Oxytocin is known as the feel-good love drug, the hug and snuggle hormone, the neurotransmitter brain chemical that produces those warm and fuzzy feelings we get from an embrace or from a purring kitten nestling in our lap. Oxytocin is involved in every hands-on thing we do, from friendly hugs to non-sexual cuddling to childbirth and breastfeeding. Oxytocin is also associated with empathy, trust, and relationship-building. In other words, it’s essential stuff for our total health.
Oxytocin is a neuropeptide, a protein-like molecule that brain cells use to communicate with each other. Produced in the hypothalamus area of the brain and secreted by the pituitary, it’s present in women at higher levels than men which makes perfect physiological sense when you consider the critical role oxytocin plays in labor, childbirth, and mother-infant bonding.
Fortunately, lots of things in life can turn on this one-two-three mind-body punch. When you’re attracted to another person, for example, your brain releases dopamine, your serotonin levels rise, and oxytocin is produced. This brings forth a surge of positive emotion. This cascade has the power to damp down stress and promote relaxation. It also increases our sense of trust and stability in the world. And if you are in a love relationship, it gets better, because the more time you spend with your partner, says social psychologist Jade Wu, Ph.D., the more oxytocin you produce; the more oxytocin you produce, the more you desire said partner. Now there’s a behavior loop we like! And that’s not all, High oxytocin levels increase your tolerance for pain, improve your ability to show trust, empathy, and openness, and even promote creativity, according to research by the American Psychological Association. Researchers are also looking into oxytocin as a possible treatment for alcohol and substance abuse disorders.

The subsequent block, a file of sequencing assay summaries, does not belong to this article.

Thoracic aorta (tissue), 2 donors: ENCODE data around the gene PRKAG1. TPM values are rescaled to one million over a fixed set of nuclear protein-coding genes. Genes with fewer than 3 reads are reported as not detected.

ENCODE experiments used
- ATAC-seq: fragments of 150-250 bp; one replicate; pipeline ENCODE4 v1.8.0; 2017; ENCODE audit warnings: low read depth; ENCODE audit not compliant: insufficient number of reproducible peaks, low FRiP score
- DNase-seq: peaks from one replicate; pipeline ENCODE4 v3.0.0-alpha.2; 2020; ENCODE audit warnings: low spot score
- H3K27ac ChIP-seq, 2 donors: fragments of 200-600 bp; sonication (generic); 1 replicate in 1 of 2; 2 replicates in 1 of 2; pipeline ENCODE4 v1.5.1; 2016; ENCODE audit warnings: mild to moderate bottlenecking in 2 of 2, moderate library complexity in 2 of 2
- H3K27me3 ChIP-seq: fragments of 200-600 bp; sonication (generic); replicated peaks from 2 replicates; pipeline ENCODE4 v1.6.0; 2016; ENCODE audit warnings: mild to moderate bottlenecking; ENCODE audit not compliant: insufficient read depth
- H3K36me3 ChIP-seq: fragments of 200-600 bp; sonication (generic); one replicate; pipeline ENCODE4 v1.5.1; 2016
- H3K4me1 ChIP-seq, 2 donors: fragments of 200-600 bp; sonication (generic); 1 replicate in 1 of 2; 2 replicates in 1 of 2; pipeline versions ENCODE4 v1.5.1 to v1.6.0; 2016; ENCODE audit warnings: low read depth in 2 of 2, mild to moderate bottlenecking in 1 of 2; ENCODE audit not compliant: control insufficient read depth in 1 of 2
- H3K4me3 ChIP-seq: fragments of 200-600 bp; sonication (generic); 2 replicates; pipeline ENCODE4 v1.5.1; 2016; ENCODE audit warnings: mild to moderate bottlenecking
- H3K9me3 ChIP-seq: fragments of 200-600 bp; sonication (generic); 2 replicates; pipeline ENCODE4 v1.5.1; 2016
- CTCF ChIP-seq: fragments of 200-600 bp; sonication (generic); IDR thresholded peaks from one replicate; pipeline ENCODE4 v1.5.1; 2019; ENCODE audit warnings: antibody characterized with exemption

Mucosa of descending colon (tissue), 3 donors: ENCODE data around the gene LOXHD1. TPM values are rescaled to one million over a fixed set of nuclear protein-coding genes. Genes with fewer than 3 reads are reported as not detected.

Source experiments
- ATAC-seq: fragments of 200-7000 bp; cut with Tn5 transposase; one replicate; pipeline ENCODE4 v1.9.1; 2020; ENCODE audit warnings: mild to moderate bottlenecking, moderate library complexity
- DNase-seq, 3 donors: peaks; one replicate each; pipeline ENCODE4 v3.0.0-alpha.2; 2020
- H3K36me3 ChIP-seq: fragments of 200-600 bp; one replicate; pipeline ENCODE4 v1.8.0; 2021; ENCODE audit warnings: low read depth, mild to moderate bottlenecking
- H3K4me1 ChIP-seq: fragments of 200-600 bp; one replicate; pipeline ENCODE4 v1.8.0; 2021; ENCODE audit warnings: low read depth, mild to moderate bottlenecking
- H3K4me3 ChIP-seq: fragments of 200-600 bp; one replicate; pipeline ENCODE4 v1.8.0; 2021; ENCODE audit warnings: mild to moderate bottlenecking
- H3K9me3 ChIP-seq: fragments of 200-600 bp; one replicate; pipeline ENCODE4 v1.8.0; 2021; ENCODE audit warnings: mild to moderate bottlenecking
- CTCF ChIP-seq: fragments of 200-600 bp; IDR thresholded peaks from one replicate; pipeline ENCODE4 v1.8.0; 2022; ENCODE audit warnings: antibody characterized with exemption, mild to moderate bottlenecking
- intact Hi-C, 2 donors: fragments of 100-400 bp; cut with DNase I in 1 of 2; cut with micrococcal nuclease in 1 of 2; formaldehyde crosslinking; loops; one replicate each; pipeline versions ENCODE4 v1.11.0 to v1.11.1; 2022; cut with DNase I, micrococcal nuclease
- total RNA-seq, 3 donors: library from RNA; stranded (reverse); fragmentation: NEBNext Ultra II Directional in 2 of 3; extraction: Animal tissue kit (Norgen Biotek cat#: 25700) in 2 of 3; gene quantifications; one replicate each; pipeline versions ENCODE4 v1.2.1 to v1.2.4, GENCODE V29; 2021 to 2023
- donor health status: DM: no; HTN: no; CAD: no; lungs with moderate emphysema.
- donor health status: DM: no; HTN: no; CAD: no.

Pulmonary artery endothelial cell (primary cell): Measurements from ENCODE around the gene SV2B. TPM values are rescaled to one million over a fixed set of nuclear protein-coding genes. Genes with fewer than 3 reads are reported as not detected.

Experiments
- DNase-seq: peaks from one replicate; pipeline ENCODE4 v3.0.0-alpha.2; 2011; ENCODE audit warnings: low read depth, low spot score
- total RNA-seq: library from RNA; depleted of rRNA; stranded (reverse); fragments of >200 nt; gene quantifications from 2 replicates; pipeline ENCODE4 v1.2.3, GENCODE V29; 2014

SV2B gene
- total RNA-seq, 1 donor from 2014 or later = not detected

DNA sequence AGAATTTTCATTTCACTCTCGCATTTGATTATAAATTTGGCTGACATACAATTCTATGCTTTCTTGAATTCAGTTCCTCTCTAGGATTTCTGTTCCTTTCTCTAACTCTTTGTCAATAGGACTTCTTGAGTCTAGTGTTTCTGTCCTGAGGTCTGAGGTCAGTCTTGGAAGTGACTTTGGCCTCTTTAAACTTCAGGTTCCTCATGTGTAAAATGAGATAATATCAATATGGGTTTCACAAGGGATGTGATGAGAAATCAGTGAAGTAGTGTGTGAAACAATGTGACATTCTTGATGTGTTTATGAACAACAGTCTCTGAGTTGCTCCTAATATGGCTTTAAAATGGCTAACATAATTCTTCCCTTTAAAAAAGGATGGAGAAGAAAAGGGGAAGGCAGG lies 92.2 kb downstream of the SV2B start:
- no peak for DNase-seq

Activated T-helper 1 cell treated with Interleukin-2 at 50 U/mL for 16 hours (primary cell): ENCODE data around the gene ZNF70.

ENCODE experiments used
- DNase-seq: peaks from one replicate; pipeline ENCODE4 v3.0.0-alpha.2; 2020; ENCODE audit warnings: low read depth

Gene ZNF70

Sadly, oxytocin and all its health-enhancing effects have been sorely missing in these pandemic times. A peck on the cheek, an innocent hug, or a warm handshake seem like nostalgic gestures from the past. Certainly, more intimate relations like sex (where oxytocin shines) have been harder to come by for many of us.
And for all of us, no hands-on is hands-down no good. If you’re running low on the love hormone, you could get physically sick, feel spiritually sad, or mentally anxious or depressed.
But there are healthy drug-free do-it-yourself ways to naturally fill up your oxytocin tank before running on empty.
Related: “Letters Against Isolation”
- Take a Yoga class. Try a partner yoga class if a studio near you offers one. Solo yoga is healing, but it’s even better with a friend.
- Try Music. Listening to it or better, making it. Even better yet, play that ukulele or harmonica with others. It improves the ability to create social bonds, which in turn gives your oxytocin reserves a bump.
- Get or give a massage: Whether you get it or give it, you benefit. And you don’t need a pricey pro. You let your fingers do the walking with him/her and he/she returns the favor.
- Watch a tearjerker. Alone or with a partner. Romantic emotion-arousing movies are sure-fire oxytocin boosters.
- Share your feelings with a friend, relative, or lover, through a conversation in person or online, preferably face to face. This is powerful medicine.
- Bond with a friend(s) over a unique experience. Take a hike, visit a museum together, go fishing, or take in an outdoor concert. The list is endless and costs little or nothing.
- Do some socializing at the local pet shelter. Working one on one with cats and dogs (even bunnies and hamsters) has powerful oxytocin-building benefits
- Send a handwritten card to a friend just as a gesture of friendship. Or give a call to a homebound elder in your community (The social services department or local senior center should have names). Five minutes of your time can make a difference for both giver and receiver.
- Bake or cook something tasty for a friend or relative or good neighbor. This sort of sharing and caring yields bonding benefits.